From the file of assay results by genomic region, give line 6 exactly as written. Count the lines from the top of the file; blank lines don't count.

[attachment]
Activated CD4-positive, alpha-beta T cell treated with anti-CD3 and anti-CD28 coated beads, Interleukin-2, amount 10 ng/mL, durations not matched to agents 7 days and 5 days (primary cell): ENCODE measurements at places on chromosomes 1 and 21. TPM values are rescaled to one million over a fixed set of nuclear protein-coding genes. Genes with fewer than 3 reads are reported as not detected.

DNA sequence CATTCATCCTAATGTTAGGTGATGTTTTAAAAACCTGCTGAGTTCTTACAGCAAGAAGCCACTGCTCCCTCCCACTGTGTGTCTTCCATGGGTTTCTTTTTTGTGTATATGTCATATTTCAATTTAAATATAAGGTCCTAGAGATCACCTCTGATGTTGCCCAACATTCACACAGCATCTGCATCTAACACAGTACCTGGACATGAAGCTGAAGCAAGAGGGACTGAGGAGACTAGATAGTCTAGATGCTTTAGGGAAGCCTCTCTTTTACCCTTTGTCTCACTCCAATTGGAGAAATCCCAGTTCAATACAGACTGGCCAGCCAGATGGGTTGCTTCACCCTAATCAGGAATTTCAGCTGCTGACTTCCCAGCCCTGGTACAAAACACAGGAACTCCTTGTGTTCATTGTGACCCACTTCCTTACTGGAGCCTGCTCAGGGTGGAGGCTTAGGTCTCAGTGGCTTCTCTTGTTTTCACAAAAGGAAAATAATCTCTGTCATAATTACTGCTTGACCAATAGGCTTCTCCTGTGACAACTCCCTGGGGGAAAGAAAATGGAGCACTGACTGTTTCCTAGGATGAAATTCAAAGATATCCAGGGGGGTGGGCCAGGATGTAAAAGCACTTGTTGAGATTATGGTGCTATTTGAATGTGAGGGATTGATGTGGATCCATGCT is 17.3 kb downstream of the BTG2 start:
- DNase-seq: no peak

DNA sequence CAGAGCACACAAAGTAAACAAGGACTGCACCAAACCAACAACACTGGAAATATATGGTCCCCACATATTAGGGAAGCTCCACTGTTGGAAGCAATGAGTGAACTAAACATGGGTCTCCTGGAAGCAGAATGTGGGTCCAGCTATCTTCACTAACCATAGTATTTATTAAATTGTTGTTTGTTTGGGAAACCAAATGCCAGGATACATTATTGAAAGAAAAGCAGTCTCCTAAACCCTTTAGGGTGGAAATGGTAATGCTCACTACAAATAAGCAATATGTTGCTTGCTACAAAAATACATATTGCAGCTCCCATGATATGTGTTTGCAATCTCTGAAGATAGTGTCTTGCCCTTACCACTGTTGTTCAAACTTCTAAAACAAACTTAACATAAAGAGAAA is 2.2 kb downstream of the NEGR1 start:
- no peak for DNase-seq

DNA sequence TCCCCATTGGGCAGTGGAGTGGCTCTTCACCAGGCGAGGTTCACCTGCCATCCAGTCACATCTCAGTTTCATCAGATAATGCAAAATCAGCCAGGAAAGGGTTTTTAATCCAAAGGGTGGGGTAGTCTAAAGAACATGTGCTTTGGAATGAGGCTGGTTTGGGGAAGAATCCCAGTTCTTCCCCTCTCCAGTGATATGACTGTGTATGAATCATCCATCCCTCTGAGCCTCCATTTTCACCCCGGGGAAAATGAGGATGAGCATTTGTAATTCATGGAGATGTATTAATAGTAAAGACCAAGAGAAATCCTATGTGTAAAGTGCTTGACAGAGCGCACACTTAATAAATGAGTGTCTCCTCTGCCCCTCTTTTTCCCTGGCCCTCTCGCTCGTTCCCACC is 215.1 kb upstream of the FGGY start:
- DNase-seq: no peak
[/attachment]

DNA sequence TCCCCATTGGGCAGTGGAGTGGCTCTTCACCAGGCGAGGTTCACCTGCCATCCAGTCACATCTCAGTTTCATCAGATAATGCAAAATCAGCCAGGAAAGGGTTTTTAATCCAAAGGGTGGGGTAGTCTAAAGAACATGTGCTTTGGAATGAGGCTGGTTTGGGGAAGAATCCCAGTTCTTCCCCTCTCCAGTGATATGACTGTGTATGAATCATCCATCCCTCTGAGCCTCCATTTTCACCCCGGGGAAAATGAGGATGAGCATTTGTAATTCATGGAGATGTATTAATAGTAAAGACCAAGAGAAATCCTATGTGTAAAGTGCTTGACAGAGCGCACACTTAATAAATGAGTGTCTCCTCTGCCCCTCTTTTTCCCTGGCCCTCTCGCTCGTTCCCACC is 215.1 kb upstream of the FGGY start: